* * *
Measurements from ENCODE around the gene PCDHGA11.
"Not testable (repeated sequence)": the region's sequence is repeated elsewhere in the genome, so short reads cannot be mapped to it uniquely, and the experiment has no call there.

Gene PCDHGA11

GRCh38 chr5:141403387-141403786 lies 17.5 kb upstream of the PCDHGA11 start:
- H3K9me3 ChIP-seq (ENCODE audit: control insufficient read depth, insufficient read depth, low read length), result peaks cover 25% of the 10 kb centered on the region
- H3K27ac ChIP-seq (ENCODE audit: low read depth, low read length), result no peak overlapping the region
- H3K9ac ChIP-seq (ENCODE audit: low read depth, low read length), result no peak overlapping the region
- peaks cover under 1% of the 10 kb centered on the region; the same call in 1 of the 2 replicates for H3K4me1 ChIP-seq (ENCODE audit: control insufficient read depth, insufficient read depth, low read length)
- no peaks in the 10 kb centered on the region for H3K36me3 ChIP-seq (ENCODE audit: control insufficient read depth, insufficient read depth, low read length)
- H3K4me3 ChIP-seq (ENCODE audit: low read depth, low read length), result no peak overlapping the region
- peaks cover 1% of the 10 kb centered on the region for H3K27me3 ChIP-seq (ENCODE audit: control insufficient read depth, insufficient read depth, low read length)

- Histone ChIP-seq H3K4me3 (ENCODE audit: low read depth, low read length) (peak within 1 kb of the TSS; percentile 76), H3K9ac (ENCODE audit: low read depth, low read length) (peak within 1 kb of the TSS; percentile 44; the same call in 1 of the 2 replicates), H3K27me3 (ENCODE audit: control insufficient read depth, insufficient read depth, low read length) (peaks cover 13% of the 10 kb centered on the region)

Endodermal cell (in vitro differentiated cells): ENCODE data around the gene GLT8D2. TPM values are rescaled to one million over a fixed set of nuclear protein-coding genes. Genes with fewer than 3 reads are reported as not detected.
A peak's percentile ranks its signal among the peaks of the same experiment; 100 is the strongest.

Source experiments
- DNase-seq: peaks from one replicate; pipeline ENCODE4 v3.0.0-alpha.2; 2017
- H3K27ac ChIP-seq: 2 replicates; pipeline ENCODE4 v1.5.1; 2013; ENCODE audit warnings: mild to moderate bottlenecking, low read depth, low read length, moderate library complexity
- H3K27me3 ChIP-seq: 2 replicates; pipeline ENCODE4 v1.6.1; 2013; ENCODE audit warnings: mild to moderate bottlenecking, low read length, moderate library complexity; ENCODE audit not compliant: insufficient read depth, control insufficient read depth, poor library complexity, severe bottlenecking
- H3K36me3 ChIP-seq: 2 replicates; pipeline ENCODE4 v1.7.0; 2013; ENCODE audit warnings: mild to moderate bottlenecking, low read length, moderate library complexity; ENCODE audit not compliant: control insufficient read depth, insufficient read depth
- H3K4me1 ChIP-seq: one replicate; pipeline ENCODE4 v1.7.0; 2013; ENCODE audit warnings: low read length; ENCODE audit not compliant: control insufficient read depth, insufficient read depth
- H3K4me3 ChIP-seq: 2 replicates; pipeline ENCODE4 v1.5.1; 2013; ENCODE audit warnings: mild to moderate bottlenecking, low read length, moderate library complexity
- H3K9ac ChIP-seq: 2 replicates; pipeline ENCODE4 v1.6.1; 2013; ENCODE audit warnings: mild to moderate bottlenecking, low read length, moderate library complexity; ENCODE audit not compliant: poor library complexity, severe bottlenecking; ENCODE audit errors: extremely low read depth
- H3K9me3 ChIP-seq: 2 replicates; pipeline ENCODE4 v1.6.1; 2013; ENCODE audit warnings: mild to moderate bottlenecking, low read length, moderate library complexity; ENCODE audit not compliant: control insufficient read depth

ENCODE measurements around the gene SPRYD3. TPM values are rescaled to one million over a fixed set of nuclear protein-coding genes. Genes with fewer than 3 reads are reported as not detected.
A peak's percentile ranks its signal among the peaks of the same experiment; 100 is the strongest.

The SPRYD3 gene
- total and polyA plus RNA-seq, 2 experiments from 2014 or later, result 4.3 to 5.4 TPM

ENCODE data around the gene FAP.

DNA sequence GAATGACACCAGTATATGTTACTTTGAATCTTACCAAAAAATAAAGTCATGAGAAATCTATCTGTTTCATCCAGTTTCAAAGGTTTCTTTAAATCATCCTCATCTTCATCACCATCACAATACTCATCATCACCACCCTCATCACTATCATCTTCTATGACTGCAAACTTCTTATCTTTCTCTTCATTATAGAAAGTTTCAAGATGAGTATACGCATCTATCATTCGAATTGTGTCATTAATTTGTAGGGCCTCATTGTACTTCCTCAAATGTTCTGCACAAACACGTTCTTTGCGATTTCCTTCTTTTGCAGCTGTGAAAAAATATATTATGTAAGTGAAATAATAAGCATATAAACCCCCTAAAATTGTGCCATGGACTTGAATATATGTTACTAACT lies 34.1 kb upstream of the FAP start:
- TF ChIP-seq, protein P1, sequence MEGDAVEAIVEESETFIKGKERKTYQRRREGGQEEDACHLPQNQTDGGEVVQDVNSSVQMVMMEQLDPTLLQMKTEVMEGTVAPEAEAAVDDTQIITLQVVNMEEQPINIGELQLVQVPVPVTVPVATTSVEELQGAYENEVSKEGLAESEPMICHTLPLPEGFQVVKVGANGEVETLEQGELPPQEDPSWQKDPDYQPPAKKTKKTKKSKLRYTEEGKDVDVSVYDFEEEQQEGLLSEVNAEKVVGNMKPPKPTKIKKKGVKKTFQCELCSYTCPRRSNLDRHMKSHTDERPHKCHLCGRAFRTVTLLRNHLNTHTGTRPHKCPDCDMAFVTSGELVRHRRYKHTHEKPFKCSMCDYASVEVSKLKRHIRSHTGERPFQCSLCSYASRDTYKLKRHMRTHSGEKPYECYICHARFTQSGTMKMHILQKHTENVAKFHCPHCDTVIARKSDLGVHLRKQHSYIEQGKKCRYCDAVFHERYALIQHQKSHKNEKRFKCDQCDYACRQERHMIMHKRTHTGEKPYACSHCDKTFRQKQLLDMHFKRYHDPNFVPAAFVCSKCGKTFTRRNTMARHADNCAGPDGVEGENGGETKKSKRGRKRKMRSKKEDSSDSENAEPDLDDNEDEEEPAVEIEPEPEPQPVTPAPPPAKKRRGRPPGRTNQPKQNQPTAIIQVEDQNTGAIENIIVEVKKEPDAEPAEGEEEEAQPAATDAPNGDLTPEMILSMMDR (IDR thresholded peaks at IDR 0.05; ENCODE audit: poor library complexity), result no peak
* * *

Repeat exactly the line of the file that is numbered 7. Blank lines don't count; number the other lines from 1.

- H3K9ac ChIP-seq (ENCODE audit: low read depth, low read length), result no peak overlapping the region